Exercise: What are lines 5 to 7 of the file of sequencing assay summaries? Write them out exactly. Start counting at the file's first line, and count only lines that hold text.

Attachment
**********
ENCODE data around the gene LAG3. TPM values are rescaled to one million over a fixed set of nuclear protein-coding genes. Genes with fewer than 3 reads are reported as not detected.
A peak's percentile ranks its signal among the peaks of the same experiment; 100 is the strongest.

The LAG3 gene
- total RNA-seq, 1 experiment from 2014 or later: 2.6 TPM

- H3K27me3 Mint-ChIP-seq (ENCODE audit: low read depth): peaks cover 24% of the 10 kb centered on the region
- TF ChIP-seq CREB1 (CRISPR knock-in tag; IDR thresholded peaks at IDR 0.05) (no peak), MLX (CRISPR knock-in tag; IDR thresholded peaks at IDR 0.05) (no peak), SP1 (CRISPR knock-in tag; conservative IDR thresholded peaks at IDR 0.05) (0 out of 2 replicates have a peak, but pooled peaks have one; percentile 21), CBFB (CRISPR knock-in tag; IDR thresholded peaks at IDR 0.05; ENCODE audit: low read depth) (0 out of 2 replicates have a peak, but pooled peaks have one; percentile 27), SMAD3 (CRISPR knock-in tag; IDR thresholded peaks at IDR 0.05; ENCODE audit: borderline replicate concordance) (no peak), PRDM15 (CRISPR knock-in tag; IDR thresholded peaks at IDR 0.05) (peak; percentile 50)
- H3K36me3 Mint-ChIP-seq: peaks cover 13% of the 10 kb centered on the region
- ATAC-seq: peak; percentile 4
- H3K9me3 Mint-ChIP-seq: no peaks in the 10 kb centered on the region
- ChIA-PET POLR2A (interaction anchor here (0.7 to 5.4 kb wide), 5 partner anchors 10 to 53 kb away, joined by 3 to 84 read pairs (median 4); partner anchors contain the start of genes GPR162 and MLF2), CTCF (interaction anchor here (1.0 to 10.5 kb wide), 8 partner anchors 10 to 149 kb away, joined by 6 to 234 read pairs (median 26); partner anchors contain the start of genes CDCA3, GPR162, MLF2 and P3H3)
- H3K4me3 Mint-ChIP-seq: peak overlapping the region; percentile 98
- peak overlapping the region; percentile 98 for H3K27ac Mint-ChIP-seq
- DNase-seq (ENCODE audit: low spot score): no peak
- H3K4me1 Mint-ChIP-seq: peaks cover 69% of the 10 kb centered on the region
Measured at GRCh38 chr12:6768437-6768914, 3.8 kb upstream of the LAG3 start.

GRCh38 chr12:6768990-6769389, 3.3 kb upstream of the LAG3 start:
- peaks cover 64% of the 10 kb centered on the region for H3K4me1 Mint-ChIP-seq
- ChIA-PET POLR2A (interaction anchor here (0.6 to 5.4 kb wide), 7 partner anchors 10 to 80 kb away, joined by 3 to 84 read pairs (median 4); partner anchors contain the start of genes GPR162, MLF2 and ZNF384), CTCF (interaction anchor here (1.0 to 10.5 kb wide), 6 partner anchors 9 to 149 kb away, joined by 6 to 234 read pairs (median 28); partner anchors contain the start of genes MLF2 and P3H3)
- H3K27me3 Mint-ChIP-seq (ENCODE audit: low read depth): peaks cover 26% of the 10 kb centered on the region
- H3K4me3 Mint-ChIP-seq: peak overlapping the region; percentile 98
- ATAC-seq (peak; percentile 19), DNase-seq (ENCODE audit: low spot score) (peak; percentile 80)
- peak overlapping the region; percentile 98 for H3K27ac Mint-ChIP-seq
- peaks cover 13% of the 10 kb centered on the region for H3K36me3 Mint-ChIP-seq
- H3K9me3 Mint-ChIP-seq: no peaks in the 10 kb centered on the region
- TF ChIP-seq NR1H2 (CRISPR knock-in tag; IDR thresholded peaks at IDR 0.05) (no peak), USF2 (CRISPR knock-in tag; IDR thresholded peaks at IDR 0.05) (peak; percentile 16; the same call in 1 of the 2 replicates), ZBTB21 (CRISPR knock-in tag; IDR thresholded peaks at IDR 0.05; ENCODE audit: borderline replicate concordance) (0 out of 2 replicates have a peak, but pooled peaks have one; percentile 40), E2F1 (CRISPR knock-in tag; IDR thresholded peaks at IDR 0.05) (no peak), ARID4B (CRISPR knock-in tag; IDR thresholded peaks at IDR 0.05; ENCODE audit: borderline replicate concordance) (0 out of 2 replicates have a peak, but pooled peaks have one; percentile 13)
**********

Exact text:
- H3K27me3 Mint-ChIP-seq (ENCODE audit: low read depth): peaks cover 24% of the 10 kb centered on the region
- TF ChIP-seq CREB1 (CRISPR knock-in tag; IDR thresholded peaks at IDR 0.05) (no peak), MLX (CRISPR knock-in tag; IDR thresholded peaks at IDR 0.05) (no peak), SP1 (CRISPR knock-in tag; conservative IDR thresholded peaks at IDR 0.05) (0 out of 2 replicates have a peak, but pooled peaks have one; percentile 21), CBFB (CRISPR knock-in tag; IDR thresholded peaks at IDR 0.05; ENCODE audit: low read depth) (0 out of 2 replicates have a peak, but pooled peaks have one; percentile 27), SMAD3 (CRISPR knock-in tag; IDR thresholded peaks at IDR 0.05; ENCODE audit: borderline replicate concordance) (no peak), PRDM15 (CRISPR knock-in tag; IDR thresholded peaks at IDR 0.05) (peak; percentile 50)
- H3K36me3 Mint-ChIP-seq: peaks cover 13% of the 10 kb centered on the region